11. 11. 10 - 11© 2011 Pearson Education, Inc. publishing as Prentice HallHuman Resource Strategy1. People should be effectively utilizedwithin the constraints of otheroperations management decisions2. People should have a reasonable qualityof work life in an atmosphere of mutualcommitment and trust
  12. 12. 10 - 12© 2011 Pearson Education, Inc. publishing as Prentice HallConstraints on HumanResource StrategyFigure 10.1HUMANRESOURCESTRATEGYProduct strategy• Skills needed• Talents needed• Materials used• SafetySchedules• Time of day• Time of year(seasonal)• Stability ofschedulesWhenLocation strategy• Climate• Temperature• Noise• Light• Air qualityProcess strategy• Technology• Machinery andequipment used• SafetyIndividual differences• Strength andfatigue• Informationprocessing andresponseWhoLayout strategy• Fixed position• Process• Assembly line• Work cell• Product
  13. 13. 10 - 13© 2011 Pearson Education, Inc. publishing as Prentice HallLabor Planning1. Follow demand exactly Matches direct labor costs toproduction Incurs costs in hiring andtermination, unemploymentinsurance, and premium wages Labor is treated as a variable costEmployment Stability Policies
  14. 14. 10 - 14© 2011 Pearson Education, Inc. publishing as Prentice HallLabor Planning2. Hold employment constant Maintains trained workforce Minimizes hiring, termination, andunemployment costs Employees may be underutilizedduring slack periods Labor is treated as a fixed costEmployment Stability Policies
  15. 15. 10 - 15© 2011 Pearson Education, Inc. publishing as Prentice HallWork Schedules Standard work schedule Five eight-hour days Flex-time Allows employees, within limits, todetermine their own schedules Flexible work week Fewer but longer days Part-time Fewer, possibly irregular, hours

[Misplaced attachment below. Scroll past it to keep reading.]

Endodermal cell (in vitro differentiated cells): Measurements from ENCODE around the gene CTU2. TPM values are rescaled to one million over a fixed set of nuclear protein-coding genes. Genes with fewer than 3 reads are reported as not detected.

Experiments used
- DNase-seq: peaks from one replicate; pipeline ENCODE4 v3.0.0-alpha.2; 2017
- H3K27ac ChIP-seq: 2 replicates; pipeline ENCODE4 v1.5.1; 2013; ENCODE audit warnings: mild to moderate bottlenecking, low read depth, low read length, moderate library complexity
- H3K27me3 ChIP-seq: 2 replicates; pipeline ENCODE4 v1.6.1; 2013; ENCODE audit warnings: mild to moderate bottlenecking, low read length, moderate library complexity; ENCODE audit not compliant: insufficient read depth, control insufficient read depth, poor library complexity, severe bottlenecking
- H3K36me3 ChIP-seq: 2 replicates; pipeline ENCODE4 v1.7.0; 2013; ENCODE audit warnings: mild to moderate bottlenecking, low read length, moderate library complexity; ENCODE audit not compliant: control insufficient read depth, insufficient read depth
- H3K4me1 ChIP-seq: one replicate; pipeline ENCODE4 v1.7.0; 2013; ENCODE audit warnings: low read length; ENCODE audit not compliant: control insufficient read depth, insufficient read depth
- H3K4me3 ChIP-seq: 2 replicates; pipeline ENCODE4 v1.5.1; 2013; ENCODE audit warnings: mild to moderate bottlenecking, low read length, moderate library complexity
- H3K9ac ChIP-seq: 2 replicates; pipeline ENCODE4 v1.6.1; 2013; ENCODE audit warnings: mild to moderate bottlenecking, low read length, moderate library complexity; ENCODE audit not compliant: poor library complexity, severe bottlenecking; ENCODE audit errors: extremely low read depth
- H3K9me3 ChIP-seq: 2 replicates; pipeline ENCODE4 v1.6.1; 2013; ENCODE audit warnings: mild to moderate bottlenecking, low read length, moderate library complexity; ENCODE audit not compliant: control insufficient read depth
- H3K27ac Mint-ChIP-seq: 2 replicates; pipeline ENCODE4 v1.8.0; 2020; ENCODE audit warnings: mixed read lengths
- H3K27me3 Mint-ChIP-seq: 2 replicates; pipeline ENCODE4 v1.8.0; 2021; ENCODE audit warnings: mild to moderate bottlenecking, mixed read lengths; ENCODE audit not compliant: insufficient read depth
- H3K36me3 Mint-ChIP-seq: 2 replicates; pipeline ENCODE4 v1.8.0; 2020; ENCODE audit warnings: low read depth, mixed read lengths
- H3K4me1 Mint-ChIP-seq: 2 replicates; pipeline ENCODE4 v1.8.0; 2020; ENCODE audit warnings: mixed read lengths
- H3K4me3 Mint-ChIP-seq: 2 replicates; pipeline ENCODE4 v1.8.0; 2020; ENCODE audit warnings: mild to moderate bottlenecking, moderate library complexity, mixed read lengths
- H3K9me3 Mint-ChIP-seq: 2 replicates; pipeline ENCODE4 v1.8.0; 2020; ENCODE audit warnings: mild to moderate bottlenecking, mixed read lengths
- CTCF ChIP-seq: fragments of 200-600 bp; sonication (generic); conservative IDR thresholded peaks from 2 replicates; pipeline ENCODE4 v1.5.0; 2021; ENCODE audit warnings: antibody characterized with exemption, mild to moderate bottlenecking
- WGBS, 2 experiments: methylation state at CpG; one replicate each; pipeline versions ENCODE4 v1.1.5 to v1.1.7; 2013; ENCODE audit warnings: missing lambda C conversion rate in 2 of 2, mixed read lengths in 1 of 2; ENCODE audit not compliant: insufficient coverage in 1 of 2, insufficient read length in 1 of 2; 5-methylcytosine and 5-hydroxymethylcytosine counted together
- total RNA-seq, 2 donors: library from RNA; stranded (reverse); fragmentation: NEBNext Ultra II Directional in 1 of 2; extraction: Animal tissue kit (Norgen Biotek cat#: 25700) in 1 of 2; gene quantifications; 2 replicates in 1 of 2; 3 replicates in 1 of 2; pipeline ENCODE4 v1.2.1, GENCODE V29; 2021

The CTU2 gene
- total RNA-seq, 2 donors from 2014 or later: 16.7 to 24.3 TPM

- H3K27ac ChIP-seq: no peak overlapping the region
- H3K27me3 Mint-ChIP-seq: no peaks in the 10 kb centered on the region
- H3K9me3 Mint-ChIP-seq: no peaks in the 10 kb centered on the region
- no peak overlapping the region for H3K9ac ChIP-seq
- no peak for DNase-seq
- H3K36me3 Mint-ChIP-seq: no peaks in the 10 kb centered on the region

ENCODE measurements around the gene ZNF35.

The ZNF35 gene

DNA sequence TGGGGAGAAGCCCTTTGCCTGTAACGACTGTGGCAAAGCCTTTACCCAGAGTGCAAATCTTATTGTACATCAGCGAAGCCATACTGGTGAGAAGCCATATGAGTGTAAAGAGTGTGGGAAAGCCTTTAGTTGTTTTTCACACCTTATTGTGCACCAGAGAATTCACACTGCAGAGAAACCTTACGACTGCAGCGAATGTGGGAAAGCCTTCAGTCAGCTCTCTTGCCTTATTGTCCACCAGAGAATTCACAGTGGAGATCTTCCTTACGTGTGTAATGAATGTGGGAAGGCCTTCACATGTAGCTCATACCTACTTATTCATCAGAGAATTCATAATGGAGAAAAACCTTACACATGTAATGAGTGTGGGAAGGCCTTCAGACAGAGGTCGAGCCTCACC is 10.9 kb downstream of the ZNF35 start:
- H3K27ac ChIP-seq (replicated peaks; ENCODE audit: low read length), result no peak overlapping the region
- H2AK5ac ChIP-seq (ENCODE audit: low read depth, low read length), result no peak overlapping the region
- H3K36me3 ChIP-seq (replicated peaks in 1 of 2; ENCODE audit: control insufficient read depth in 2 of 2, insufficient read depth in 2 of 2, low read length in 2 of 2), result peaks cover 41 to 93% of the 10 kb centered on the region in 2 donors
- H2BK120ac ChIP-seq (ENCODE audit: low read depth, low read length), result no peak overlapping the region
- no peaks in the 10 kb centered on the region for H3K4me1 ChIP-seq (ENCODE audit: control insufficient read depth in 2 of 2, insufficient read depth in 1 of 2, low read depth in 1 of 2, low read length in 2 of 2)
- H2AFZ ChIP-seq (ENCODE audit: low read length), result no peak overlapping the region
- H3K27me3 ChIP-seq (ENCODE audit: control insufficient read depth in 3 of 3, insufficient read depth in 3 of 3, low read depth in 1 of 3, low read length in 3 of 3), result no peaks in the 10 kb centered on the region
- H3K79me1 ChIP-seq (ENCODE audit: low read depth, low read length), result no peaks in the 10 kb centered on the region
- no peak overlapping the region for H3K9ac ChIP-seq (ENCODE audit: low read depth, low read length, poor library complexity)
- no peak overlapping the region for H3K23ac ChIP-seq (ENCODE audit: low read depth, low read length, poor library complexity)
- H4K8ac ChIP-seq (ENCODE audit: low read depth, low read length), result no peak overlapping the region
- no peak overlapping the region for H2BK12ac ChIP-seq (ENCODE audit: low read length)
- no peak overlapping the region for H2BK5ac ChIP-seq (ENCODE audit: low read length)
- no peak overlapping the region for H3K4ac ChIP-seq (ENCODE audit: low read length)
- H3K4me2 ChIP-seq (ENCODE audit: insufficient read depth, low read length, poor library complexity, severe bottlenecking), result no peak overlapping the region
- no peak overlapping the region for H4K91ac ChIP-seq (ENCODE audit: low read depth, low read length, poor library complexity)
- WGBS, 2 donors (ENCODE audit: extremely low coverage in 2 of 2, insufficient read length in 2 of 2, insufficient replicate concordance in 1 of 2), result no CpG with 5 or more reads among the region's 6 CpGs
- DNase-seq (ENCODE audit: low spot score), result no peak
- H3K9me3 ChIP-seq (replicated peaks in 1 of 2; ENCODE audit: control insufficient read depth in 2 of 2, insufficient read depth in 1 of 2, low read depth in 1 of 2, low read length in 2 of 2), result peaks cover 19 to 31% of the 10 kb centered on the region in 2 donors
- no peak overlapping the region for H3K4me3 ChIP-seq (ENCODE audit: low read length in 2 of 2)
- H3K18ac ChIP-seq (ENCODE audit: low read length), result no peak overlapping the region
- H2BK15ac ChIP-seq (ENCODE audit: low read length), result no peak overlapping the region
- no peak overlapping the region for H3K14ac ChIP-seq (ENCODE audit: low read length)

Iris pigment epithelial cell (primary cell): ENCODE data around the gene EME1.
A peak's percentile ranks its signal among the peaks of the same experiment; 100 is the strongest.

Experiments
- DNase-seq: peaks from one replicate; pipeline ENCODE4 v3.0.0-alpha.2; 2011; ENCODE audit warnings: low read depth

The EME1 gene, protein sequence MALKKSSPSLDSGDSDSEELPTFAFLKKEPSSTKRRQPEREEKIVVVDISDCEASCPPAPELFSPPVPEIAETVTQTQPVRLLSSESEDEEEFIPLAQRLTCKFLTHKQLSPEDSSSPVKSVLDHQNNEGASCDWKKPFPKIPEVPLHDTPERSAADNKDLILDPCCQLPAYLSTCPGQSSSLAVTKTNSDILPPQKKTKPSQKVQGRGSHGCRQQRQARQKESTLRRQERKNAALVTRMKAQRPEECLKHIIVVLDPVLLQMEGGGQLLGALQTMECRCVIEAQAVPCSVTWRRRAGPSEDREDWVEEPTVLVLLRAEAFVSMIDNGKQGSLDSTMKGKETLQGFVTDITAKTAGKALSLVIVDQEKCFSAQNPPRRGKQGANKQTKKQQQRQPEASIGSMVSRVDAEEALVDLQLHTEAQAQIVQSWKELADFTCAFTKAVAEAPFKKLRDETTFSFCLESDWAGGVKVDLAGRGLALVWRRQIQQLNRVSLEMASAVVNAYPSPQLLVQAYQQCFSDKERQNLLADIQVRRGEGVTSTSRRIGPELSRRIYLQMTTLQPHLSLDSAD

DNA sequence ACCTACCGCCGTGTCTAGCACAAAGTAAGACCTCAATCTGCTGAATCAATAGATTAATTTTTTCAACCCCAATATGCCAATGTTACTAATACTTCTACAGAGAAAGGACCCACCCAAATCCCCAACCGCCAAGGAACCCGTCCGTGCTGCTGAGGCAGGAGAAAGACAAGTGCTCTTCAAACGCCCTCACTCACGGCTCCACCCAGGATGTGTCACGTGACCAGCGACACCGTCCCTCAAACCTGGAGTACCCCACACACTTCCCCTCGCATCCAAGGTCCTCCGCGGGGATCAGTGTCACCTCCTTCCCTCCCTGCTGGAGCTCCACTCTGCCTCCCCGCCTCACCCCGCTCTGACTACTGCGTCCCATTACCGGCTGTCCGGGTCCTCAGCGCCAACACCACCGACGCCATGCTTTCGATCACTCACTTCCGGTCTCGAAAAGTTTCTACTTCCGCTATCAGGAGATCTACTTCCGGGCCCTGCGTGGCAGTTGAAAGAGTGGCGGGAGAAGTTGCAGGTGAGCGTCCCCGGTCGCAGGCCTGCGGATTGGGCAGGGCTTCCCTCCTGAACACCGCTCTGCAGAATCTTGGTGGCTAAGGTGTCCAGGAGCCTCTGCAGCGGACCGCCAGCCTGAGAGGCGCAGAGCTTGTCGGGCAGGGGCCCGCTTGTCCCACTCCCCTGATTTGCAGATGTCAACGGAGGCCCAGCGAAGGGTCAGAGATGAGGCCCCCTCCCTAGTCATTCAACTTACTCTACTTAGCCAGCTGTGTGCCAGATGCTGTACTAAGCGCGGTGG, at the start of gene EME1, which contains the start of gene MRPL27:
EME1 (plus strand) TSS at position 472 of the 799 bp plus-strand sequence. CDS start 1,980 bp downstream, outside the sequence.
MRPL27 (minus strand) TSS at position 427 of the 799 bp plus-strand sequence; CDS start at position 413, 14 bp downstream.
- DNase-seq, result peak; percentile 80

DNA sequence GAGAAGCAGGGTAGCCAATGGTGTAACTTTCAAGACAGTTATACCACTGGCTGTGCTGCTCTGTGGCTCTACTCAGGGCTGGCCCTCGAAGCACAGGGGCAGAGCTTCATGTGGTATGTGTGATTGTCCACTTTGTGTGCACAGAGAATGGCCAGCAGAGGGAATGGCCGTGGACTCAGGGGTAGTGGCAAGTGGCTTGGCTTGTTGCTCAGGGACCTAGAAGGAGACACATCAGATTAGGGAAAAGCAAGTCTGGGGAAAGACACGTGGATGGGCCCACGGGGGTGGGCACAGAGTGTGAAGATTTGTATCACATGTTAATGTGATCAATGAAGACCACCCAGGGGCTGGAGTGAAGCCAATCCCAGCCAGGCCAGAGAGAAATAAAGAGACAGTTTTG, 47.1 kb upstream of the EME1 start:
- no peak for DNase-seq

16. 16. 10 - 16© 2011 Pearson Education, Inc. publishing as Prentice HallJob Classification andWork Rules Specify who can do what Specify when they can do it Specify under what conditionsthey can do it Often result of union contracts Restricts flexibility in assignmentsand consequently efficiency ofproduction
  17. 17. 10 - 17© 2011 Pearson Education, Inc. publishing as Prentice HallJob Design Specifying the tasks thatconstitute a job for an individualor a group1. Job specialization2. Job expansion3. Psychological components4. Self-directed teams5. Motivation and incentive systems
  18. 18. 10 - 18© 2011 Pearson Education, Inc. publishing as Prentice HallLabor Specialization The division of labor into unique tasks First suggested by Adam Smith in 17761. Development of dexterity2. Less loss of time3. Development of specialized tools Later Charles Babbage (1832) addedanother consideration1. Wages exactly fit the required skillrequired
  19. 19. 10 - 19© 2011 Pearson Education, Inc. publishing as Prentice HallJob Expansion Adding more variety to jobs Intended to reduce boredomassociated with labor specialization Job enlargement Job rotation Job enrichment Employee empowerment
  20. 20. 10 - 20© 2011 Pearson Education, Inc. publishing as Prentice HallJob EnlargementFigure 10.2Task #3(Lock printed circuitboard into fixture fornext operation)Present job(Manually insert andsolder six resistors)Task #2(Adhere labelsto printedcircuit board)Enlarged jobEnriched jobPlanning(Participate in a cross-function qualityimprovement team)Control(Test circuits afterassembly)
  21. 21. 10 - 21© 2011 Pearson Education, Inc. publishing as Prentice HallPsychological Componentsof Job DesignHuman resource strategy requiresconsideration of the psychologicalcomponentsof job design
  22. 22. 10 - 22© 2011 Pearson Education, Inc. publishing as Prentice HallHawthorne Studies They studied light levels, but discoveredproductivity improvement wasindependent from lighting levels Introduced psychology into the workplace The workplace social system and distinctroles played by individuals may be moreimportant than physical factors Individual differences may be dominant injob expectation and contribution
  23. 23. 10 - 23© 2011 Pearson Education, Inc. publishing as Prentice HallCore Job Characteristics1. Skill variety2. Job identity3. Job significance4. Autonomy5. FeedbackJobs should include the followingcharacteristics
  24. 24. 10 - 24© 2011 Pearson Education, Inc. publishing as Prentice HallSpecializationEnlargementSelf-directedteamsEmpowermentEnrichmentJob Design ContinuumFigure 10.3Job expansionSelf-direction